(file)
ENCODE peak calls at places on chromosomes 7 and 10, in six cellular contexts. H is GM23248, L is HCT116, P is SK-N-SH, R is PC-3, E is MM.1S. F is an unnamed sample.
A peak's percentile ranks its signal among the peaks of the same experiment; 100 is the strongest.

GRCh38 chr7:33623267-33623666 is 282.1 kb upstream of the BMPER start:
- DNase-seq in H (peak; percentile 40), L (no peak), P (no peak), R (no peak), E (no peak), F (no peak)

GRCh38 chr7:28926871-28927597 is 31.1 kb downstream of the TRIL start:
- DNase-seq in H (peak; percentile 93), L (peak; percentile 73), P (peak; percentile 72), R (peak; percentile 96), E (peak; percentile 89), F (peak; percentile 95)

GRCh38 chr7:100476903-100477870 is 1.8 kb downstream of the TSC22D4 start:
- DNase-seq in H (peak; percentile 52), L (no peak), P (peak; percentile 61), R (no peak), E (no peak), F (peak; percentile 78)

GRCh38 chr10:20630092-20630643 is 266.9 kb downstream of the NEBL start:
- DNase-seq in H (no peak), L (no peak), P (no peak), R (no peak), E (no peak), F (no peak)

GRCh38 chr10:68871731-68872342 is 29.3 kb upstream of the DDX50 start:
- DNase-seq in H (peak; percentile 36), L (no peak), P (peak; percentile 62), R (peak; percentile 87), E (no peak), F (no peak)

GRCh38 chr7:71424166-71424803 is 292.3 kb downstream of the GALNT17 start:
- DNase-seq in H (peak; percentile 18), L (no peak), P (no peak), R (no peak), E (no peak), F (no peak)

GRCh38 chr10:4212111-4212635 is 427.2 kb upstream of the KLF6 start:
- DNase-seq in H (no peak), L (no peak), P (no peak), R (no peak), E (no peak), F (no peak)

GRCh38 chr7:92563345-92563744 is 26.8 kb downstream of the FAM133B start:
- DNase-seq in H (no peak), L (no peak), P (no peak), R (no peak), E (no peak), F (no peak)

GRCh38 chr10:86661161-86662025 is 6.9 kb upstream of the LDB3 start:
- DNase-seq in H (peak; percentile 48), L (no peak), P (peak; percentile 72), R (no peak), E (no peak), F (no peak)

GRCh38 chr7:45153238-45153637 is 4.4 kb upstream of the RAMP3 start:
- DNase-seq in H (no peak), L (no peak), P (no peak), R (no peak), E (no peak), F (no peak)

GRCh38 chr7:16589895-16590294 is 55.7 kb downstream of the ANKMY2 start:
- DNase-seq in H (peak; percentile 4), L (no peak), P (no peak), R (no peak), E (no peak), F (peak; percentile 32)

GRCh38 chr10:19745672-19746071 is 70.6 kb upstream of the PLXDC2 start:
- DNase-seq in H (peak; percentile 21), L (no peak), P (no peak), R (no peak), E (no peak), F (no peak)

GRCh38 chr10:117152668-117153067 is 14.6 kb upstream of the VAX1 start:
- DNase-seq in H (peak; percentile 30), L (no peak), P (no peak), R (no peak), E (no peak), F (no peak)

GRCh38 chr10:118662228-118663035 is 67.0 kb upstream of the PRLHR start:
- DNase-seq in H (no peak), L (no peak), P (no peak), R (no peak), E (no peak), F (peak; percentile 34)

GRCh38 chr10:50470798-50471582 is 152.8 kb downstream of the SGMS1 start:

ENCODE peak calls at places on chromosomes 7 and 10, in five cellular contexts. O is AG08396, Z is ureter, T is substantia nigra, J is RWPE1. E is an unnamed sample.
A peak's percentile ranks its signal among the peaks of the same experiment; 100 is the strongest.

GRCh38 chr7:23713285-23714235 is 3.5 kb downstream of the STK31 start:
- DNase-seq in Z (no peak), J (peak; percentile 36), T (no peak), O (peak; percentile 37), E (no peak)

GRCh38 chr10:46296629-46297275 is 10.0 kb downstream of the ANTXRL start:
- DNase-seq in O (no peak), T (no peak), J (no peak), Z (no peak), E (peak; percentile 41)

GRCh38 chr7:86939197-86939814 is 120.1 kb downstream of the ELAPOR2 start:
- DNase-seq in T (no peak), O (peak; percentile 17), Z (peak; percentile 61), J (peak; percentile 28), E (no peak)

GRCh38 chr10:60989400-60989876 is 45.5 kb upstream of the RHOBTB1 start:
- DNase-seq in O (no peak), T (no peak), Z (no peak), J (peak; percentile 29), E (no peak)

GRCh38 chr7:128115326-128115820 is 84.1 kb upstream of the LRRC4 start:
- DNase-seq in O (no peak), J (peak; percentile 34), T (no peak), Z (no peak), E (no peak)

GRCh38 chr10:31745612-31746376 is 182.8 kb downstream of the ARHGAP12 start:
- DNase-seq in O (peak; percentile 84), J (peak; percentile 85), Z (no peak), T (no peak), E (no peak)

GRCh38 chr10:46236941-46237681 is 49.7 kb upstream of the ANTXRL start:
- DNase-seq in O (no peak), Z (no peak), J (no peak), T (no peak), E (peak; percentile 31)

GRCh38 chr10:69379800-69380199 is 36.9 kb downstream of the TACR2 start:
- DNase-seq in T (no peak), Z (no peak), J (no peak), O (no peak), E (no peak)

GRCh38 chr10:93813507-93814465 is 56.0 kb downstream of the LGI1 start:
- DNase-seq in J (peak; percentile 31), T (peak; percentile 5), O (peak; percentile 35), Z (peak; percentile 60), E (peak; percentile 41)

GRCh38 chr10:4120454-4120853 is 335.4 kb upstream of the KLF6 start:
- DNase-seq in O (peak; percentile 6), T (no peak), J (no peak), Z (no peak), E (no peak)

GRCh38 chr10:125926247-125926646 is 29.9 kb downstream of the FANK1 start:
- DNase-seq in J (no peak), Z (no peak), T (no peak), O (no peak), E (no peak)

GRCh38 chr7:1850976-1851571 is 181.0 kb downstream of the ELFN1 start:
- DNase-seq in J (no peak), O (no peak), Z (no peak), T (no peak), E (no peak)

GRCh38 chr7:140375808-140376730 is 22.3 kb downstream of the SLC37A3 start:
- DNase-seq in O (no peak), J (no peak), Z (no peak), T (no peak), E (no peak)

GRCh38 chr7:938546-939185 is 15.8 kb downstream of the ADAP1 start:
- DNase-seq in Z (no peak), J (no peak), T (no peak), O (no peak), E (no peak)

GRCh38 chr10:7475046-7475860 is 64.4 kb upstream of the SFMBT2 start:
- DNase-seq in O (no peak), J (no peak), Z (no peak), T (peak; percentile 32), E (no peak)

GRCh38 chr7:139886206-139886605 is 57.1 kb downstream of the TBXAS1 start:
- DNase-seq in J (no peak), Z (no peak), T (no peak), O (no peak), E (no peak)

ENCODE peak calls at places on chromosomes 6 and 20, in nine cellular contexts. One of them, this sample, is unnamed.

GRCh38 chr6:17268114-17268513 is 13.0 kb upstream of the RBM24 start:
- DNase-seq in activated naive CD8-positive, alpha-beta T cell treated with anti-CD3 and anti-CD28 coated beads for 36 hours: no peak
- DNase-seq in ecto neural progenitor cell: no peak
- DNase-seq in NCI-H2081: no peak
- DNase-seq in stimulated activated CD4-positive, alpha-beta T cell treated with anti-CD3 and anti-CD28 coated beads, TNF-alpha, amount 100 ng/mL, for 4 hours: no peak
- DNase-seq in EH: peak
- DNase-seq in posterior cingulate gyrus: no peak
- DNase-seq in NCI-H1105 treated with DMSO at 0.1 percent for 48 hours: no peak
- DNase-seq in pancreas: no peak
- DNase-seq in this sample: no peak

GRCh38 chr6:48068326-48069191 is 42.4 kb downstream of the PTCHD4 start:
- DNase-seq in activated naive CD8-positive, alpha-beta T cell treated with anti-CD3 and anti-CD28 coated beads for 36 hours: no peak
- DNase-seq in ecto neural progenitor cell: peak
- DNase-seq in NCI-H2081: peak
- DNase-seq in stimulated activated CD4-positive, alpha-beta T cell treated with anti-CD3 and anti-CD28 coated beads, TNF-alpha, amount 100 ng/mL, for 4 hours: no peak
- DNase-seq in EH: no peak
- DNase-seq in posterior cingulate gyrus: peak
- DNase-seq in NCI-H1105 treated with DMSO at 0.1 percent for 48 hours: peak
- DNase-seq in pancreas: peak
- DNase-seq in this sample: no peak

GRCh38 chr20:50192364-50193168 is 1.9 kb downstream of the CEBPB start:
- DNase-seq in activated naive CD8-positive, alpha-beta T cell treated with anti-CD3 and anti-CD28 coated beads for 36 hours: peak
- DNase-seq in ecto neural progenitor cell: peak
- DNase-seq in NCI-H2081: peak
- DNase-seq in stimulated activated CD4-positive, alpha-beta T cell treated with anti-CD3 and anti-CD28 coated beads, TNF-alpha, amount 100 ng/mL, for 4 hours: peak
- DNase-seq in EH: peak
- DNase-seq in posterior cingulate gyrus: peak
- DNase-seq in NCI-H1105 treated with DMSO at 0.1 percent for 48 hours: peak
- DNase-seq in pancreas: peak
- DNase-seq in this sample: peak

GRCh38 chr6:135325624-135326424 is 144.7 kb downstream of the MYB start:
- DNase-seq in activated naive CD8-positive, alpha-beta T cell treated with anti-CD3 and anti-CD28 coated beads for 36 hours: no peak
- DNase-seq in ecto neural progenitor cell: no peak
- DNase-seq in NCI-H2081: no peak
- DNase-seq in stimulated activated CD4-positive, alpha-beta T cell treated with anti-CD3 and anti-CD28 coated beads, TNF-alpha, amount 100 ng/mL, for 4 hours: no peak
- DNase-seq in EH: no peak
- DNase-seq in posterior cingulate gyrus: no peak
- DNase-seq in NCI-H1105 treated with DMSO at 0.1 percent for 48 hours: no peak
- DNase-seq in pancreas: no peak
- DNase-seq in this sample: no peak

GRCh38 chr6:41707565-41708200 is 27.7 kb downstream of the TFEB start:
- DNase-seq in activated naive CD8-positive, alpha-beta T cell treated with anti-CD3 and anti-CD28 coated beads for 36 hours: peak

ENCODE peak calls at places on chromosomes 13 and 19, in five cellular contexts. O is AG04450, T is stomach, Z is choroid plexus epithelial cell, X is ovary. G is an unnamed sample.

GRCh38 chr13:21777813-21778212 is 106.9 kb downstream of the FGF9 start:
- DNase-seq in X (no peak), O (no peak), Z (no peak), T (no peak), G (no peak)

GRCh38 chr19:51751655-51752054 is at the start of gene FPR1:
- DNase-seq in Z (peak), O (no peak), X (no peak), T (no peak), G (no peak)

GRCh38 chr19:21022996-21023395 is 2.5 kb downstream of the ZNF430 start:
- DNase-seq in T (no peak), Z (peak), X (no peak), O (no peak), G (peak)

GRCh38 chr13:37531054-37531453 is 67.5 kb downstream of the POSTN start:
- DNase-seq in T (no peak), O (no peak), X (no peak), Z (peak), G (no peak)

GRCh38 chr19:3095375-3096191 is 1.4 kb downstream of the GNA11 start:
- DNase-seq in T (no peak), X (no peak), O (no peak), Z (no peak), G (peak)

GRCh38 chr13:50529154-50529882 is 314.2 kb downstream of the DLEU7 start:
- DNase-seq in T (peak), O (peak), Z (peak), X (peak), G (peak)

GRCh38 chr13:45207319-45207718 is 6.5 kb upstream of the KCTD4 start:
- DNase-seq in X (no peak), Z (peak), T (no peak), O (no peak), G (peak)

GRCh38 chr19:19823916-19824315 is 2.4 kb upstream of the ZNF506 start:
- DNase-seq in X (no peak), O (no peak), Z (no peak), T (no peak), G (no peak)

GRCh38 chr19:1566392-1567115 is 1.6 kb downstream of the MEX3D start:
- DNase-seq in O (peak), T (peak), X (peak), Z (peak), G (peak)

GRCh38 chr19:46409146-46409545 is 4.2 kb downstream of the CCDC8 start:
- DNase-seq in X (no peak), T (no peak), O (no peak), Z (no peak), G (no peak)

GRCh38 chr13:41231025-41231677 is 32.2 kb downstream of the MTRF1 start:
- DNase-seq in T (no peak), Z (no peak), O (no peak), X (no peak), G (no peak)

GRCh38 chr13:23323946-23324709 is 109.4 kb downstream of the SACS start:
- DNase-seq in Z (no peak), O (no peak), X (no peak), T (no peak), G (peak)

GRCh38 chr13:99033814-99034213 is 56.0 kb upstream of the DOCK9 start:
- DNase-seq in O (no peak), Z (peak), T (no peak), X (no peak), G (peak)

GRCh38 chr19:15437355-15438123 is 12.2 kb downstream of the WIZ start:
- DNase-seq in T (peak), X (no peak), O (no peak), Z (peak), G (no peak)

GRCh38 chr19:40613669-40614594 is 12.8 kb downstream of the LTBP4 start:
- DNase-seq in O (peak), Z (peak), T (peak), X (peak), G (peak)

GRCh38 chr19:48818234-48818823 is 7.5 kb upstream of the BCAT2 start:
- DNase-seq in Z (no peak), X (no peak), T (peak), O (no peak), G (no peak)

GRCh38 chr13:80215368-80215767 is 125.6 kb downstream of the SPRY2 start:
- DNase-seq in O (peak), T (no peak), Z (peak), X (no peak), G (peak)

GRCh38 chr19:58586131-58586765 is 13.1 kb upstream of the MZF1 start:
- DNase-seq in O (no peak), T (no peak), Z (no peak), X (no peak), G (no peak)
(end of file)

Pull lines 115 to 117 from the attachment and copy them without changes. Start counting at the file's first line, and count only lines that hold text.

- DNase-seq in T (no peak), Z (peak), X (no peak), O (no peak), G (peak)

GRCh38 chr13:37531054-37531453 is 67.5 kb downstream of the POSTN start:
- DNase-seq in T (no peak), O (no peak), X (no peak), Z (peak), G (no peak)